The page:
Sunday, December 11, 2005

Gig's up for Wikipedia vandal

Who wrote those Wikipedia lies about John Seigenthaler? An operations manager at a Nashville delivery company named Brian Chase. (Thanks, Leebert)

He came forward only when a Wikipedia critic came dangerously close to unmasking him on his own. Daniel Brandt, who runs Wikipedia Watch, had tracked the guilty IP address down to the delivery company. And then the New York Times called. Chase got nervous and 'fessed up to Seigenthaler (that's E-I, by the way, not I-E); then he resigned from his job.

But why'd he do it? In his letter to Seigenthaler, he said he wrote it to shock a co-worker.

On a related note, I edited the 1A obit on Richard Pryor yesterday and was doing a little background reading on his Wikipedia entry. Every time I hit reload, a word would change here or there; I could tell by the layout differences. But one time I hit reload, and Pryor's medium-sized picture was replaced with a huge one of Che Guevara.

I knew it'd disappear instantly, so I printed the page (for posterity? I don't know why, really). Sure enough, as soon as I hit reload, it was back to normal. Must have taken seconds.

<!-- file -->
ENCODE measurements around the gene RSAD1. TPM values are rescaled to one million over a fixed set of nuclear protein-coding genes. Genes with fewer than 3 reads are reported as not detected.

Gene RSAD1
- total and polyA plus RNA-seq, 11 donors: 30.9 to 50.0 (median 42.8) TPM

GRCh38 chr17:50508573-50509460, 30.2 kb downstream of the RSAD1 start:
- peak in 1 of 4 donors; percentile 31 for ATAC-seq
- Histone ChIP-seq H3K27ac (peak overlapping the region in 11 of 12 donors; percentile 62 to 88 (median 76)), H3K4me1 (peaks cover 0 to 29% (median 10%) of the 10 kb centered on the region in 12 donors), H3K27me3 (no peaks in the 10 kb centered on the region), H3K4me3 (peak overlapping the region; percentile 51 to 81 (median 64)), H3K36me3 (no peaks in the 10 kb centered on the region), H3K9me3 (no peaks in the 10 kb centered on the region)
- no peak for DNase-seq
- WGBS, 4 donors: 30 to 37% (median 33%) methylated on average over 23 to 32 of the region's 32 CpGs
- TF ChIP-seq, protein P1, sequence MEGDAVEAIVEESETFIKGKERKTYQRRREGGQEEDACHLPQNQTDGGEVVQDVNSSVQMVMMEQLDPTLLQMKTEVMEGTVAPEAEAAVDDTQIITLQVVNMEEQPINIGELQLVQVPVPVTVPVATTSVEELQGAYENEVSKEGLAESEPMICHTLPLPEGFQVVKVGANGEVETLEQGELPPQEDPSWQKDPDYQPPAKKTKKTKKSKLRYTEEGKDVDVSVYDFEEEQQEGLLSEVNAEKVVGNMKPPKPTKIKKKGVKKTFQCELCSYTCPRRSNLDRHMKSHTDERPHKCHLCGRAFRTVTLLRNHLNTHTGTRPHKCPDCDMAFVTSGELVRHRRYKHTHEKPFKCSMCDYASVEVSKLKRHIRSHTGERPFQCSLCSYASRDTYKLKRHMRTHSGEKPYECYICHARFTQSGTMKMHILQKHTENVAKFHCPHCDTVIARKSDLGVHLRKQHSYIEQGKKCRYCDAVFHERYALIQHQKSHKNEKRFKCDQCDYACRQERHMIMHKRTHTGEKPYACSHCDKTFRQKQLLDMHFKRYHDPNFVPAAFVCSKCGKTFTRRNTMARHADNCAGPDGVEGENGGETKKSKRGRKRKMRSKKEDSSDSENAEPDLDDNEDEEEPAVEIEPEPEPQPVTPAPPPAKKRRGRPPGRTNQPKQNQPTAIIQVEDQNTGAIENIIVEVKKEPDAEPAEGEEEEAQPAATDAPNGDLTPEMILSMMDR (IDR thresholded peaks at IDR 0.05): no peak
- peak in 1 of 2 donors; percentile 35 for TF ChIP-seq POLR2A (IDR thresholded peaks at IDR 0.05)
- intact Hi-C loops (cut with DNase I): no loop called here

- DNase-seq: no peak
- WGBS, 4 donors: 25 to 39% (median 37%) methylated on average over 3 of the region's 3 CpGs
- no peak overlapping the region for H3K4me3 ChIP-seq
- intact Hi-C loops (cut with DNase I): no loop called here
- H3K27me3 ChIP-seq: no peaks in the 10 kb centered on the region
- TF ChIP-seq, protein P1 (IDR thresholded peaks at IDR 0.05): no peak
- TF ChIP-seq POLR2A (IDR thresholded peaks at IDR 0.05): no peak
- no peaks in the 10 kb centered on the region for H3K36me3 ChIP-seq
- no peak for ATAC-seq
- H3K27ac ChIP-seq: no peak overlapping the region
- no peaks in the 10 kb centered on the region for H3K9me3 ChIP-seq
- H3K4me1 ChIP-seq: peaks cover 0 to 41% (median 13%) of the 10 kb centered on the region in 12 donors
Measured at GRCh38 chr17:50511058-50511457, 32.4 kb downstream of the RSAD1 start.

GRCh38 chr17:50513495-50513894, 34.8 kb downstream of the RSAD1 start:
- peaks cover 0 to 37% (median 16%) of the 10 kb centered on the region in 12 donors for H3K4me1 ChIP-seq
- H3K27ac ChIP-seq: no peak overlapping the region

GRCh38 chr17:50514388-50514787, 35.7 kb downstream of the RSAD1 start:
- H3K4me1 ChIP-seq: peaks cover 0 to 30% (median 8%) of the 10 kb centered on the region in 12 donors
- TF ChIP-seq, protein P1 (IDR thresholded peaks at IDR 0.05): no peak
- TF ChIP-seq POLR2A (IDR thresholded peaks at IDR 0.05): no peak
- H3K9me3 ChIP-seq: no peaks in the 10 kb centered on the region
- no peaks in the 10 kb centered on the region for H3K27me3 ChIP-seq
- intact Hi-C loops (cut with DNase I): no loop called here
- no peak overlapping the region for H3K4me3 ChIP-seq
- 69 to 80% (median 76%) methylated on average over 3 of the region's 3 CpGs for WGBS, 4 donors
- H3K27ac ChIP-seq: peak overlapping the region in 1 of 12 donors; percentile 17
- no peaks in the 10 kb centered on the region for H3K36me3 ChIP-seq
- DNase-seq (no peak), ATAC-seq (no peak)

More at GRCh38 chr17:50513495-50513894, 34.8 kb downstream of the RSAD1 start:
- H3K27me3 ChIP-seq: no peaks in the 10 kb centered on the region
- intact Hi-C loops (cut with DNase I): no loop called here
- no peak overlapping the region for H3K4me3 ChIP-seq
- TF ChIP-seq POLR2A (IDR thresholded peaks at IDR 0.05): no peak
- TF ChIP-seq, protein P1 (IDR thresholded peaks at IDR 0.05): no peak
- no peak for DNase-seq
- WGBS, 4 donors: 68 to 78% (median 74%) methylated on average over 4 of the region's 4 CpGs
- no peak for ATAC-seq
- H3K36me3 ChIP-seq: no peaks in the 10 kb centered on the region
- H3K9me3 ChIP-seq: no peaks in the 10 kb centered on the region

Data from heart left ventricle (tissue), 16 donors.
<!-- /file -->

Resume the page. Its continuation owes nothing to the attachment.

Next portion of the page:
I do think the big errors on Wikipedia are caught almost instantly. It's the stuff that's not big in the news that flies under the radar. And that's dangerous.


At 10:03 PM, June 30, 2006, Anonymous Anonymous said...

Actually, people who edit wikipedia don't just look at stuff that's "big in the news". There's a list of recently edited things which bots (and lots of people) go through to check for anything suspicious. Little things are caught almost just as often as big,


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